More and more college students, especially female, enter college with the fear of gaining weight—specifically, the dreaded "Freshman 15." Rather than keeping their normal eating habits they have had over the last 18 years, they let this myth control their lives, and in some cases, let it lead to an eating disorder. Who’s to blame them? Balancing a completely new environment, making new friends, adjusting to harder classes, experiencing a different (or new) party scene and pressures, as well as maintaining a certain image of yourself can lead you downhill, fast. 

My Story

I just finished up my first year of college, and I’ll be the first to say that one of my biggest fears coming to college wasn’t that I would get homesick or not make any friends, but rather, that I would gain weight. This fear of gaining fifteen pounds constantly lingered in the back of my mind. 

The beginning of freshman year was a blur filled with juggling school work, managing my time, and making friends with anyone that I encountered. I was busy and quite frankly, I kept forgetting to eat. But, I was making friends so that’s all that mattered, right? Things were fine until I went home for Thanksgiving Break: my first time home since August. I splurged at all of my favorite restaurants and late-night bites with my friends. Fast-forward a month and winter break was the exact same way. By the end of winter break, I felt absolutely disgusting and knew that I needed to change.

Although I tend to eat a mostly healthy diet, when I went home for breaks, I ate all the things processed, fried, and fast that I missed from my hometown. At the start of spring semester, I told myself that I would start strength training and doing more cardio at the gym as well as eating mostly plant-based whole foods. Although I did not intentionally cut calories, it was inevitable.

This whole semester has been a learning process for me. I have had to listen to my body so I eat more protein-rich foods because I began feeling fatigued and sluggish every day. I have had to listen to my muscles to tell me when I needed to take a break from the gym. Although I have tried to listen to my body as much as possible, the little voice in my head screaming “you need to go to the gym today”, or “you’re going to gain weight” or “you shouldn’t eat that cookie, it’s too many calories” continues to haunt me. When I think about it, I never had that little voice in my head until I came to college and was presented with the challenge of not gaining the “freshman 15.” 

How bad can a silly term really be?

While, thankfully, I'm on track to getting a healthy mentality about food and working out, this story is not uncommon. And sometimes, it goes even further and leads to eating disorders like anorexia or bulimia. According to a study done by the National Eating Disorders foundation, “data from one college over a 13 year period shows total eating disorders increased from 23 to 32% among females and from 7.9 to 25% among males.” As this data shows, females are not the only ones with eating disorders. Eating disorders are sometimes hard to detect. While anorexia might be slightly more obvious if you see a friend never eating, disorders such as bulimia can be completely kept hidden.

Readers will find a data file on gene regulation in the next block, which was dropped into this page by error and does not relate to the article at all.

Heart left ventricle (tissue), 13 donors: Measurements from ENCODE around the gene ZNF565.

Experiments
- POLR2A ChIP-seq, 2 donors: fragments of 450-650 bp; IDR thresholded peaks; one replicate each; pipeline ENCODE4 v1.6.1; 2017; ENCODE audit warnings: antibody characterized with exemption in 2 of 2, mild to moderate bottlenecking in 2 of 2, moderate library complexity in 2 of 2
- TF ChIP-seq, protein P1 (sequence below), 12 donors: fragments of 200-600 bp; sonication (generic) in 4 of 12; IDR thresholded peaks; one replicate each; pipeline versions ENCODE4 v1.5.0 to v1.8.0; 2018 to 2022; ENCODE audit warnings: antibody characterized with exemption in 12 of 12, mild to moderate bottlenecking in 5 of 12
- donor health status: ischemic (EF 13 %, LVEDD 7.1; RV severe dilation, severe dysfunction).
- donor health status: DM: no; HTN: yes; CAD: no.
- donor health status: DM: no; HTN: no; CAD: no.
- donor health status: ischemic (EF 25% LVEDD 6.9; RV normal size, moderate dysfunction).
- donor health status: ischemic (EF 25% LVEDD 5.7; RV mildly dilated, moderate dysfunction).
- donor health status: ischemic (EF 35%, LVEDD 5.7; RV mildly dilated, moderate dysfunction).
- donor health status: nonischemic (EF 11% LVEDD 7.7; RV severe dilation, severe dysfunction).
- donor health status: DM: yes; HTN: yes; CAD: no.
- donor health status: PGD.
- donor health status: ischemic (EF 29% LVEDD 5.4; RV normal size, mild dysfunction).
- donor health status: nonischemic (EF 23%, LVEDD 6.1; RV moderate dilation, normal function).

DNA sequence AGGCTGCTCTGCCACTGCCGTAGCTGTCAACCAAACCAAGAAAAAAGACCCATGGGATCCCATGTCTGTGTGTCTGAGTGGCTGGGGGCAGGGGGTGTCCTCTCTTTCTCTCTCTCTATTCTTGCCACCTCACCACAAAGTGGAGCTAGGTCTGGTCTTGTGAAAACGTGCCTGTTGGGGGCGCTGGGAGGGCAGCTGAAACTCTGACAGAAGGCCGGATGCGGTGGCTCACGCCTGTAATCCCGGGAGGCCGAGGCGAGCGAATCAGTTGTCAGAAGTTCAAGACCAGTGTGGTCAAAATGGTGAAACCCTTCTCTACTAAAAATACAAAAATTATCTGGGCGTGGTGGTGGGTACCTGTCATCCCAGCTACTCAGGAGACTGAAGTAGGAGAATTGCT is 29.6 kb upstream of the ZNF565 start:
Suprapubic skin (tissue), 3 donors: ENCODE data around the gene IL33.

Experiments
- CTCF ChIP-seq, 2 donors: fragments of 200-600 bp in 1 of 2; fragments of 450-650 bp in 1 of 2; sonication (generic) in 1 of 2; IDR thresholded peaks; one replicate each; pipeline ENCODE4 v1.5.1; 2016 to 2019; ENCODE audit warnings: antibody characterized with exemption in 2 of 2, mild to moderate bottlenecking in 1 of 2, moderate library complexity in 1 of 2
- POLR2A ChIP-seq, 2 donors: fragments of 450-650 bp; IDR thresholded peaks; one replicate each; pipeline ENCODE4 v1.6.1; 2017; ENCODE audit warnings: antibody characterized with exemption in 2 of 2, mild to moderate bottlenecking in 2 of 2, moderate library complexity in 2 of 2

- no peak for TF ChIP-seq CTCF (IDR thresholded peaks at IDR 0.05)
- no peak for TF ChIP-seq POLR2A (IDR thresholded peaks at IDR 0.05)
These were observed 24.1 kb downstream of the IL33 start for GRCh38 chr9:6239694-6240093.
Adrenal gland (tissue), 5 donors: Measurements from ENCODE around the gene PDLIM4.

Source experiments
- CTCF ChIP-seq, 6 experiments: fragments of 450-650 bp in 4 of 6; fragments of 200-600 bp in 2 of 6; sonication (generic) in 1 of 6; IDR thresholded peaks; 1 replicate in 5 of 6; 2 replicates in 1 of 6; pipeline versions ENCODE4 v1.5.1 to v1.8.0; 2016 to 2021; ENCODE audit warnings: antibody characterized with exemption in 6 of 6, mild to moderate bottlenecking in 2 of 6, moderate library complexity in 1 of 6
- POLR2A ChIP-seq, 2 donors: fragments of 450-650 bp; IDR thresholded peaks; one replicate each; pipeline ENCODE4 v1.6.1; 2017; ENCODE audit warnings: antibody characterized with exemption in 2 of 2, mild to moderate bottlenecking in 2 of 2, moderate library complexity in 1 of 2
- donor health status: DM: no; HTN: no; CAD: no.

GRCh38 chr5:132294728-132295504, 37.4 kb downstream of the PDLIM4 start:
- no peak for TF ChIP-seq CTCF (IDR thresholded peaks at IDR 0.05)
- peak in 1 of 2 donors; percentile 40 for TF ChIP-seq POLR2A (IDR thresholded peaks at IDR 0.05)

One less talked about eating disorder, orthorexia, is defined by the National Eating Disorder Association as, “those who have an unhealthy obsession with otherwise healthy eating may be suffering from orthorexia nervosa,” a term which literally means “fixation on righteous eating.” Of them all, orthorexia potentially poses the most danger because these “healthy” mindsets often spiral into an eating disorder.

The origin of the term “Freshman 15” comes from an issue of Seventeen Magazine in 1989. 1989? C’mon people…it’s 2017, this term is outdated! An Ohio State University study concluded that “less than ten percent of the freshmen gained 15 pounds (or more), and a full quarter of the students actually lost weight in their first year.” In reality, there is a very small percentage of students that actually gain fifteen pounds during their freshman year of college. With unhealthy food at your disposal, an increased use of alcohol, and a rise in stress, some weight gain in college is inevitable and also comes with getting older but don’t expect to gain fifteen pounds overnight.

Now that we can lay the term “freshman 15” to rest, let’s talk about the group of people that I haven’t talked about: those who did gain the weight. Whether it be 5 or 25 pounds, it’s okay. College is a learning process and will involve a lot of trial and error. If you gained weight, learn from it. Do your research on a healthy diet and check out your school’s gym. If you don’t like the way you look or feel, it’s okay. Don’t beat yourself up about it but rather, use it to grow stronger.

Madelyn B Bucher

There’s already too many things to worry about for freshman, and weight is one thing that they shouldn’t be worrying about. Although we might not be able to eat like we did in middle school, our metabolism is still fairly high, so we can get away with eating that slice (or 5) of pizza Saturday night after the party. Don’t let the fear of gaining the “freshman 15” stop you from enjoying your freshman year of college. Living a healthy lifestyle is the most important thing, and that doesn’t just mean eating healthy and working out every day, but also maintaining your mental health. So, stop your worrying because the “freshman 15” is officially SO 1989.